The doomsday fisherman

One of my goals for this summer was to post more frequently, and to get rid of the thirty-some incomplete posts I have lying around in my drafts folder. With only a week left before I go back to college… I guess that was more of a long-term goal. Anyway, in this post I just want to share an eerie and fascinating Sanskrit poem I came across a few weeks ago.

This poem belongs to a genre of Sanskrit poetry called subhashita. In Sanskrit, the prefix su means “good” and bhāshita means “spoken”, so subhashita literally means “well-spoken”. Subhashitas are typically short poems of just two or four lines following a specific meter. Subhashitas have been composed on a wide variety of subjects, but what distinguishes all of them is their brevity, wittiness and creativity.

Before getting to the poem, though, we need a little context. This subhashita makes reference to a number of Hindu religious figures, mainly the dashavataras: ten avatars (incarnations) of Vishnu. In Hindu mythology, the god Vishnu incarnates when evil is on the rise in the universe and dharma is in danger. It’s believed that so far, he’s incarnated nine times, with the tenth avatar to come near the end of this world.

Without getting too much into the details, here are Vishnu’s ten incarnations:

  1. Matsya, a fish
  2. Kurma. a turtle
  3. Varaha, a boar
  4. Narasimha, half-man, half-lion
  5. Vamana (also called Trivikrama), a Brahmin dwarf
  6. Parshurama, a pretty violent Brahmin
  7. Rama, the hero of the Ramayana epic
  8. Krishna, one of the most popular Hindu deities
  9. Buddha, the founder of Buddhism
  10. Kalki, the doomsday savior-to-come

It’s also common to see the Buddha replaced in this list by Balarama (brother of Krishna), especially in south India.

dashavatara-qf13_l
Painting of the dashavataras in the traditional Kalamkari style from Andhra Pradesh. Top row (left to right): Matsya, Kurma, Varaha, Narasimha, Vamana. Bottom row: Parshurama, Rama, Balarama, Krishna, Kalki.

We also need to make note of one more character (the main character of the poem, actually). Bhairava is the scariest form through which the god Shiva is worshiped. The name literally means “terrible, frightful” in Sanskrit (he’s also called Kalabhairava, “frightful time”). I’ve written previously about an 8th-century Sanskrit poem on Bhairava, so take a look if you’re interested. Bhairava is often depicted as a black-skinned beggar surrounded by dogs (which sadly don’t get much love in Hinduism). Also, his begging bowl is the skull of the creator god, Brahma. Cheery, right?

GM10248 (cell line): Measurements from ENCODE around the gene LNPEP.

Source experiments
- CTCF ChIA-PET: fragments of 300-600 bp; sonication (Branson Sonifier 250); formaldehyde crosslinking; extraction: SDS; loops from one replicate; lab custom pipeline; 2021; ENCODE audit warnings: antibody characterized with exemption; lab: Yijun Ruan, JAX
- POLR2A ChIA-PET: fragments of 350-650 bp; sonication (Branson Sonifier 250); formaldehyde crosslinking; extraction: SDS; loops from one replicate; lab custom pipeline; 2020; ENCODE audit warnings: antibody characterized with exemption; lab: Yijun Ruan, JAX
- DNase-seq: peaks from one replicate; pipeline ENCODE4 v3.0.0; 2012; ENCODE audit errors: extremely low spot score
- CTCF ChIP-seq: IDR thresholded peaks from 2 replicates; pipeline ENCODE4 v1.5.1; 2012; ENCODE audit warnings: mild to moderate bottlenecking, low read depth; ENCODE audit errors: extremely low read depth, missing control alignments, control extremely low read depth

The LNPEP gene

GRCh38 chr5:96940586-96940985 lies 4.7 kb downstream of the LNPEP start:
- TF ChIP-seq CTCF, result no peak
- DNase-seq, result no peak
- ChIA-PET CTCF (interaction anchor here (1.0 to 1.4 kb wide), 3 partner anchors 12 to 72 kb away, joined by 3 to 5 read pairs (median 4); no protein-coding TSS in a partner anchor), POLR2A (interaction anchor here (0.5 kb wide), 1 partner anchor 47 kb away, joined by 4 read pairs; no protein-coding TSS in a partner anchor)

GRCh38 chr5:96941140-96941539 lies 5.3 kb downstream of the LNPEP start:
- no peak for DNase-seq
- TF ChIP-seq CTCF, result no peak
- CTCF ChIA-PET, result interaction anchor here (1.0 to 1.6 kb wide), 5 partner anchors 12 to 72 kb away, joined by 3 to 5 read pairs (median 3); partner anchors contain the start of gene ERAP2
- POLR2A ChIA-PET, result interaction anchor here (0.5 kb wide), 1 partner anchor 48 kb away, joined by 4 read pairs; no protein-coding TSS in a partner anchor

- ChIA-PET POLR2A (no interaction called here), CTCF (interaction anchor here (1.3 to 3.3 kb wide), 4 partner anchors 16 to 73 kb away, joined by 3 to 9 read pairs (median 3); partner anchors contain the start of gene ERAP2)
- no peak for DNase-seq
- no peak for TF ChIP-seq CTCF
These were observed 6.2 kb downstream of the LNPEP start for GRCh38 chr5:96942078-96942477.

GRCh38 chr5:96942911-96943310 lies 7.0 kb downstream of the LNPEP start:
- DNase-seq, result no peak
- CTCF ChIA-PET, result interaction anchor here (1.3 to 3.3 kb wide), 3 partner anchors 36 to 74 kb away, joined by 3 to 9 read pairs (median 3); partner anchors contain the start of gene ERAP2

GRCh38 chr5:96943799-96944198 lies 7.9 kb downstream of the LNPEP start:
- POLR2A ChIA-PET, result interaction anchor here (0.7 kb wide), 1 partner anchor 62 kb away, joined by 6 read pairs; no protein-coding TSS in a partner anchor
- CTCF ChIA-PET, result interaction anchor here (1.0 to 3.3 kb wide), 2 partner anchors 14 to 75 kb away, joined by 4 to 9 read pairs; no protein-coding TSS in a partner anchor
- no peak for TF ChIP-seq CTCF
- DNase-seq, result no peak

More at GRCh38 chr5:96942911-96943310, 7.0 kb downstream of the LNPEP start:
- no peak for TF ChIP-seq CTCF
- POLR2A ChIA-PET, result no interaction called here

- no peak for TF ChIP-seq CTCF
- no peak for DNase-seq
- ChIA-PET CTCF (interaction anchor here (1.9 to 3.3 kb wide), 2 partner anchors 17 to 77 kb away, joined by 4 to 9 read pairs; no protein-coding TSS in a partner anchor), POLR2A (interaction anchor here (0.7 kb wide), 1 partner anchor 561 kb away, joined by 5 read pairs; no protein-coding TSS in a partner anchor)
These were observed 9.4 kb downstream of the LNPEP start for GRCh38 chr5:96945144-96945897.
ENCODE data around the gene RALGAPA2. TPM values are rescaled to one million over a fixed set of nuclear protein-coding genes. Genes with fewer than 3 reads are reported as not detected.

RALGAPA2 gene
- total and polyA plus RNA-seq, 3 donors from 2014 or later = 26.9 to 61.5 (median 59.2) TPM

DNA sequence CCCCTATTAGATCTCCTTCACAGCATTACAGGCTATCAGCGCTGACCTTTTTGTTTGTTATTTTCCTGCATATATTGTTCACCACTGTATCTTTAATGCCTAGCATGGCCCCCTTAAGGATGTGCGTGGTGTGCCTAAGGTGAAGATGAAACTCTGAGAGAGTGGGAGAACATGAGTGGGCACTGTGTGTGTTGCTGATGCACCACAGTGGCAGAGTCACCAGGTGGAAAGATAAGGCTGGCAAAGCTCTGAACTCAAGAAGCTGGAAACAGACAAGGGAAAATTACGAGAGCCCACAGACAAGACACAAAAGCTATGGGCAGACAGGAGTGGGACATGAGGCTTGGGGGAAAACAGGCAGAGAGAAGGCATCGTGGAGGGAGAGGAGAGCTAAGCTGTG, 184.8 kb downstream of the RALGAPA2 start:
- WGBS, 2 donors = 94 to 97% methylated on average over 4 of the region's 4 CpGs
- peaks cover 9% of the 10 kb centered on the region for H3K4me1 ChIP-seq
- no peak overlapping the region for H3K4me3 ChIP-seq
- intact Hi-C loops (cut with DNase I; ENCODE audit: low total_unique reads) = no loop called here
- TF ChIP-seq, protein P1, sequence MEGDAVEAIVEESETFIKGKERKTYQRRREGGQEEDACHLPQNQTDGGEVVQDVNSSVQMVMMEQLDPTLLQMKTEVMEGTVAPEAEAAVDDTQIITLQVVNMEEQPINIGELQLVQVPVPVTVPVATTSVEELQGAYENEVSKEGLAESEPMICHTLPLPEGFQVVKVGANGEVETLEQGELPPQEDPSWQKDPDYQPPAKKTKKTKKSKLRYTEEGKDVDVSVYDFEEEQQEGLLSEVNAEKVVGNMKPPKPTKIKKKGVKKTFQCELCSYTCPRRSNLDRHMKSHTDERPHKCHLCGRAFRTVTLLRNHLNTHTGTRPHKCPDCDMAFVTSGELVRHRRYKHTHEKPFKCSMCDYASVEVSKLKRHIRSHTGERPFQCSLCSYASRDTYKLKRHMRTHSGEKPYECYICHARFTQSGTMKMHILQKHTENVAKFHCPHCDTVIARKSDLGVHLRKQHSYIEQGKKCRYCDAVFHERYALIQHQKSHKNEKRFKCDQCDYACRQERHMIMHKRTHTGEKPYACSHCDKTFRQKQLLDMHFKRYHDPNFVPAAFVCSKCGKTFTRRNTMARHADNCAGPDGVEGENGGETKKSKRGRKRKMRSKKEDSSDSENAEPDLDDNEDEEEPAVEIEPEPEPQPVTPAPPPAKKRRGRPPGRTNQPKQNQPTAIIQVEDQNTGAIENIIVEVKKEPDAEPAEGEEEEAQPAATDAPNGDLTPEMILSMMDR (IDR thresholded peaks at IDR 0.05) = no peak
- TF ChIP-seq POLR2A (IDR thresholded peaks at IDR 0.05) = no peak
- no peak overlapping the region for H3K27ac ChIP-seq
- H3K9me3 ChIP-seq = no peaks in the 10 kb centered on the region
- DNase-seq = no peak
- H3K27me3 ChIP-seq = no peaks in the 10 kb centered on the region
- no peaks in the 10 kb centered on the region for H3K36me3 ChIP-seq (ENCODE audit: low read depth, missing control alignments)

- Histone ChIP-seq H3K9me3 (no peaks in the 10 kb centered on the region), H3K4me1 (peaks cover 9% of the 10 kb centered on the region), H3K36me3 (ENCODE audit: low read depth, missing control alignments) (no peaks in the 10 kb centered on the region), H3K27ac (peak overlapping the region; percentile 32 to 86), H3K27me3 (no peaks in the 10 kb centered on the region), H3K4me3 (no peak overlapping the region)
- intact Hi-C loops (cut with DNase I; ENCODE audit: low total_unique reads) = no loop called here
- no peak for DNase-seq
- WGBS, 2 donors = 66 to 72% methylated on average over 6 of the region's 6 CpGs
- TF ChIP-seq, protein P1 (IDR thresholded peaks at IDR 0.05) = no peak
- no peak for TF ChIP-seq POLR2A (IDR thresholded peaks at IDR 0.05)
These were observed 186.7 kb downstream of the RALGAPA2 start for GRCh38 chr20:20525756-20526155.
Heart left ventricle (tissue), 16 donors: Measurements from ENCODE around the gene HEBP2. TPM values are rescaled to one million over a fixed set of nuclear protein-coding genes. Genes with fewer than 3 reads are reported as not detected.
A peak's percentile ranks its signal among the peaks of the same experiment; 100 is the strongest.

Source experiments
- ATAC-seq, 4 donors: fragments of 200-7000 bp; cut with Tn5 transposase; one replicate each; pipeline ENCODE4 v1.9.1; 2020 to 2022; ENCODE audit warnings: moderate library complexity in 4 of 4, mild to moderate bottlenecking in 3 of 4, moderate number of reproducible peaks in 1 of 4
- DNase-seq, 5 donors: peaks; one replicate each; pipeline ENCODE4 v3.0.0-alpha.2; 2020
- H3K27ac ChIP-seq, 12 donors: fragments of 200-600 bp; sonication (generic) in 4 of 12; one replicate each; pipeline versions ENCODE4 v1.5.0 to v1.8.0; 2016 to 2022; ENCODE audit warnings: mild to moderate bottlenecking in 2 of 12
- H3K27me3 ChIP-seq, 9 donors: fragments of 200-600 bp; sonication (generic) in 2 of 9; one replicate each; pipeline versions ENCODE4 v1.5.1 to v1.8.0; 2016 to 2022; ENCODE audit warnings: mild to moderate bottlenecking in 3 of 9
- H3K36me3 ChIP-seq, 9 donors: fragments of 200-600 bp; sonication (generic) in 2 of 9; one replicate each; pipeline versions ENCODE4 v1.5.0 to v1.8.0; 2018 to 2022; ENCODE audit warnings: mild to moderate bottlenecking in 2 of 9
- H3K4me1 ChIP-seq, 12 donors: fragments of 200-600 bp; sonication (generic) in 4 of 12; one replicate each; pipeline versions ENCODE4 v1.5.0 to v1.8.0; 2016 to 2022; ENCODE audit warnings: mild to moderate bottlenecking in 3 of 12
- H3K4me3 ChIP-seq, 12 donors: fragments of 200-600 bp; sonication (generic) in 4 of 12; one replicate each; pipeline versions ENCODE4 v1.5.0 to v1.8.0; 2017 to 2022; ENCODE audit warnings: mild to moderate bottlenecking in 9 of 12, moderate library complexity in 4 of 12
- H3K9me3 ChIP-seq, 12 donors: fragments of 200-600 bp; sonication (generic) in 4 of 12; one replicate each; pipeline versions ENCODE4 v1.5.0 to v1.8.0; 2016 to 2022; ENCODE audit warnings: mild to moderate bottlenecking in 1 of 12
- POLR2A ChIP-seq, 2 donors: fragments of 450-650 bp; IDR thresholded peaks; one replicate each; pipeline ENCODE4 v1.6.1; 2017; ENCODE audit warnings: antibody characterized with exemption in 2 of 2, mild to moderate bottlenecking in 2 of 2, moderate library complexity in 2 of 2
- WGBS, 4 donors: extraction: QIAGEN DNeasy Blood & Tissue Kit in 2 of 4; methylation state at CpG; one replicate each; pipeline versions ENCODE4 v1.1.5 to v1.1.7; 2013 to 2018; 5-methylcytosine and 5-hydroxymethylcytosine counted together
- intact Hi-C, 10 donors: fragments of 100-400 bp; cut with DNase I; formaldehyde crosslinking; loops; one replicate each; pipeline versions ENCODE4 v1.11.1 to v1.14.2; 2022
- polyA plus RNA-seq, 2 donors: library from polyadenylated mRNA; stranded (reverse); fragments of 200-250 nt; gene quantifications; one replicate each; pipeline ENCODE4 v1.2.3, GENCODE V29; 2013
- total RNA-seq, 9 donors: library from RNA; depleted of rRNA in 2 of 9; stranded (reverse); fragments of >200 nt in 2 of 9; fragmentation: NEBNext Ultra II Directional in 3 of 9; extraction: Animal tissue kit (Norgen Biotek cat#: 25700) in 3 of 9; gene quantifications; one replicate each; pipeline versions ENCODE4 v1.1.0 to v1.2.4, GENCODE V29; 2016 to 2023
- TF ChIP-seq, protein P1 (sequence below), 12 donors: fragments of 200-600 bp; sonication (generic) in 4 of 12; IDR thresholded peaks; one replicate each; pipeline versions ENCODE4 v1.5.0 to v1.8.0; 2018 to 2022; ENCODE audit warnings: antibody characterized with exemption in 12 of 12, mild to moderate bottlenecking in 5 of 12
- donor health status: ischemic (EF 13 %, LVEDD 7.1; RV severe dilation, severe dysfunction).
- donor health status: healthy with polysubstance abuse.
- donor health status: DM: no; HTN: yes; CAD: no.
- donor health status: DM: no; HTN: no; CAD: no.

Finally, I don’t want to get too into the intricacies of Hindu cosmology, but I’ll just say that Hindu mythology looks at time on a very, very large scale. According to the Puranas (composed mostly during the first millennium AD), the universe goes through cycles of creation, dissolution, and rebirth, existing during the day of Brahma (whose day lasts 4.32 billion human years), and in dissolution during Brahma’s night (also 4.32 billion years long). After a hundred years of Brahma (over 300 trillion years!), Shiva steps in and destroys everything, including Brahma. After another hundred years of Brahma, Brahma is reborn and the process repeats infinitely. So, if you’re still with me, this poem is set at the end of a kalpa: one day of Brahma.

Finally, the poem! This subhashita comes from page 21 of an online copy of the Subhashita Ratna Bhandagara (meaning “Treasury of Subhashita-Gems”) a collection of over ten thousand subhashitas that was published in 1952. The author and date of composition aren’t given; however, if anyone is interested and finds out, please let me know. Here it is:

kalpante

kalpānte śamita-trivikrama-mahā-kaṇkāla-baddha-sphura-ccheṣasyūta-nṛsiṃha-pāṇi-nakhara-protādi-kolāmiṣaḥ |
viśvaikārṇa-vatāvi-śeṣa-mudi-to tau matsya-kūrmā-vubhau karṣan-dhīvaratā gataḥ syatu satā moha mahā-bhairava || 64

Unfortunately, I don’t know enough Sanskrit to give a direct translation, but I’ll give a description of the image this subhashita invokes.

The setting of the poem is kalpānte: the end (anta) of a kalpa (day of Brahma), after the dissolution of the universe, when everything has been destroyed in preparation for rebirth. In Hindu thought, this state of dissolution is depicted as an endless primordial ocean, and this poem depicts Bhairava as a fisherman in this cosmic ocean.

In this poem, Bhairava’s fishing rod is made of Vamana’s backbone; its string is Shesha, the serpent on which Vishnu reclines; the hook is one of Narasimha’s claws; and the bait on the hook is a piece of Varaha’s flesh. Alone in this endless ocean, Bhairava is fishing for Matsya and Kurma.

There’s no resolution or major event that happens in these few lines. The poet just evokes this image in the reader’s mind and lets it rest there. So, reread it a couple more times; let it sink in for a bit.

This poem’s uniquely eerie subject is what makes it so compelling; it’s just so refreshingly different from the countless poems that merely praise a deity in a million ways (with way too many comparison involving lotuses). One interpretation, from the perspective of a Shiva devotee, is that this poem suggests “the totality of the deluge, where even the nearly immortal life of all the celestials comes to an end with the survival of only one Almighty Shiva” (Sivaramamurti 8). I’ll leave it at that, but I’d love to hear your thoughts!


Sources:

Image source: Dashavatara painting

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